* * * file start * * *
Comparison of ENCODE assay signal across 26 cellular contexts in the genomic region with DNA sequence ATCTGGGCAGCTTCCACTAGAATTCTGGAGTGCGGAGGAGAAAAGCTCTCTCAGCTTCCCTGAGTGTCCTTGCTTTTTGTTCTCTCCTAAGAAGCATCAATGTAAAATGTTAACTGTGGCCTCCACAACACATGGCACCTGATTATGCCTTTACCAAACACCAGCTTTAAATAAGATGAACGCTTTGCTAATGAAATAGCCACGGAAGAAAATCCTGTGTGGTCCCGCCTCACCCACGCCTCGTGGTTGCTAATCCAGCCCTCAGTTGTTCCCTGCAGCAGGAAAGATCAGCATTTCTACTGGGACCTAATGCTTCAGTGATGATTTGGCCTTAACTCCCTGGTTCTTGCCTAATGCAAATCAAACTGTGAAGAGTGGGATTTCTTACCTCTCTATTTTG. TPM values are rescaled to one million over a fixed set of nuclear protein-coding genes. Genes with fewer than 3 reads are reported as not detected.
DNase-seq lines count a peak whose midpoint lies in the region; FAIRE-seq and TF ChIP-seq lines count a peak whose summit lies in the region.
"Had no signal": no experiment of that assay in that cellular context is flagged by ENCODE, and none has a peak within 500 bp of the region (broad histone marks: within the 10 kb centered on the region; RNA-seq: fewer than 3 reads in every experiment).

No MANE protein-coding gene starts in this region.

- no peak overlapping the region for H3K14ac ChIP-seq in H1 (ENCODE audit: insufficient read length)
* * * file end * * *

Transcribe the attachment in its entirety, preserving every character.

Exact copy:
Comparison of ENCODE assay signal across 26 cellular contexts in the genomic region with DNA sequence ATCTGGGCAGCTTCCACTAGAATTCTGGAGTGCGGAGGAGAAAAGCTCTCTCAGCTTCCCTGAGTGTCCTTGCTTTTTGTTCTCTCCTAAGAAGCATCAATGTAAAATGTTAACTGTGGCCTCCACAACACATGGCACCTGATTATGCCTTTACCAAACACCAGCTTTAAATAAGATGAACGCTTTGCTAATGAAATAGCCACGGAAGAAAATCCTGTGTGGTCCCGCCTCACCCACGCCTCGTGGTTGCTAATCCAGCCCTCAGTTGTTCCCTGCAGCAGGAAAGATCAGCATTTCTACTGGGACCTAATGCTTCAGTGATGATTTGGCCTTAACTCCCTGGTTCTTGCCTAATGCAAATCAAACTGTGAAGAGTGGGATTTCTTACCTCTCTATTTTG. TPM values are rescaled to one million over a fixed set of nuclear protein-coding genes. Genes with fewer than 3 reads are reported as not detected.
DNase-seq lines count a peak whose midpoint lies in the region; FAIRE-seq and TF ChIP-seq lines count a peak whose summit lies in the region.
"Had no signal": no experiment of that assay in that cellular context is flagged by ENCODE, and none has a peak within 500 bp of the region (broad histone marks: within the 10 kb centered on the region; RNA-seq: fewer than 3 reads in every experiment).

No MANE protein-coding gene starts in this region.

- no peak overlapping the region for H3K14ac ChIP-seq in H1 (ENCODE audit: insufficient read length)